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More Sydney hospitals in chemo failures

AAP logoAAP 1/08/2016 By Frances Mao

All cancer patients treated at NSW public hospitals in the past five years will have their cases reviewed amid revelations that more than 130 people received incorrect chemotherapy doses.

Health Minister Jillian Skinner on Tuesday revealed two more Sydney hospitals had been caught up in a scandal involving the under-dosing of chemotherapy patients.

The shock revelation came as NSW Health published a final report into the dosing scandal at St Vincent's Hospital, which found more than 100 head and neck cancer patients were given incorrect doses of chemotherapy drugs by senior oncologist Dr John Grygiel.

A haematologist who worked at St George and Sutherland hospitals in Sydney's south is now also believed to have mistreated his cancer patients for as long as 13 years by prescribing inappropriate doses of cancer drugs, Ms Skinner said.

Dr Kiran Phadke, who was working until April, gave lower-than-recommended doses of chemotherapy drugs to his patients, affecting at least three of them.

Two of his patients are now dead while investigations are continuing into 14 other cases.

The mistreatment was discovered after a nurse reported his under-dosing to authorities in April, following revelations of the scandal at St Vincent's Hospital.

Ms Skinner has ordered a review of all case files of public hospital cancer patients who received treatment over the past five years.

Sydney's St Vincent's Hospital © Provided by AAP Sydney's St Vincent's Hospital

She expressed regret for the affected patients and slammed St Vincent's for its "really problematic" initial response to the dosing scandal.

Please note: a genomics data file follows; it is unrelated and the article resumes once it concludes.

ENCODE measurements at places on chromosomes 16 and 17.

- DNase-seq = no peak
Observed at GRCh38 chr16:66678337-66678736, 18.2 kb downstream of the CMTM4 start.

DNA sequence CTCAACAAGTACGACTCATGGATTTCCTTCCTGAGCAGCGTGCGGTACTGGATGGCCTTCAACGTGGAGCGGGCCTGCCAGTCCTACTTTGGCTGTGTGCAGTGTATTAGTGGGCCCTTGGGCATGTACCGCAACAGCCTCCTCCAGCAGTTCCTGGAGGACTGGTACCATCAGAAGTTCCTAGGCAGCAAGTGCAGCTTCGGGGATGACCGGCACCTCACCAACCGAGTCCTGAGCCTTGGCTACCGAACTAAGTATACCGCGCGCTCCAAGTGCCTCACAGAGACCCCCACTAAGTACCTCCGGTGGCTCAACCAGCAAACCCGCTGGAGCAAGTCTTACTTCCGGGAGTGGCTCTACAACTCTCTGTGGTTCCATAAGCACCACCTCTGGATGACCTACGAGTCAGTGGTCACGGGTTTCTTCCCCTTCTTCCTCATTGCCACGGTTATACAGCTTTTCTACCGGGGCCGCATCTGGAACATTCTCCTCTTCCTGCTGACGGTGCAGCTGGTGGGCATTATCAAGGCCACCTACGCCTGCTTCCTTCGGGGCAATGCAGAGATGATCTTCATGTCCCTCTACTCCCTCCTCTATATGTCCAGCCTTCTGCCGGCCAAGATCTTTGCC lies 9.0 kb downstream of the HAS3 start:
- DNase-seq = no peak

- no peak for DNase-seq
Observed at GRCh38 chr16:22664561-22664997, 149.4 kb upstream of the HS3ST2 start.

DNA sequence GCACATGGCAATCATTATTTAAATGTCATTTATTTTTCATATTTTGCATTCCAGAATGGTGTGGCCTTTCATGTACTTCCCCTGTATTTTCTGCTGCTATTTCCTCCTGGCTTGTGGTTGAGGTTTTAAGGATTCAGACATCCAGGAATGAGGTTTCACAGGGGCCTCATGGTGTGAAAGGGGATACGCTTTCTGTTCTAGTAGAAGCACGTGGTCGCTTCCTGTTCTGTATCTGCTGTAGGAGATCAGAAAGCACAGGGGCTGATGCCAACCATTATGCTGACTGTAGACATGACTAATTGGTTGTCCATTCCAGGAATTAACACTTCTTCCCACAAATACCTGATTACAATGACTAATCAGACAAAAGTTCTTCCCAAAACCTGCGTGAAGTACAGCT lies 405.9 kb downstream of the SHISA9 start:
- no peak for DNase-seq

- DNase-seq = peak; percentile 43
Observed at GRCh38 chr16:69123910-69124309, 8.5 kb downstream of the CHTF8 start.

"The hospital lied to the public, yes, no question of that," she said, while dodging questions about calls for her sacking.

Her department's final report into the mistreatment at St Vincent's found Dr Grygiel gave 129 cancer patients incorrect does of chemotherapy treatment, and that the hospital had a culture of conflict and mistrust in the oncology department.

It's understood Dr Grygiel mistreated 103 head and neck cancer patients.

Other names are expected to be added to the victims list when a report into his time at Bathurst and Orange Hospitals is released in September.

The NSW Health report, led by Cancer Institute NSW boss Professor David Currow, found that 37 of Dr Grygiel's patients had since died - five from non-cancer causes and four from an unspecified cause of death.

But the report said it wasn't feasible to conclude whether the deaths or current survival rates of affected patients could be linked to the dosage mistreatment.

Dr Grygiel is understood to have given his head and neck cancer patients a flat 100mg dose of carboplatin because he believed they were too frail and weak.

Opposition Leader Luke Foley attacked Ms Skinner's handling of the scandal and said he fears more hospitals could be involved.

"There's been a culture of cover up and protection for hospital administrators rather than a fierce desire from the minister to fight for patients' safety and health," he said while calling for the minister's sacking.

Ms Skinner denied that the state's healthcare system was failing patients, and said new systems were being rolled out to track patients' treatment.

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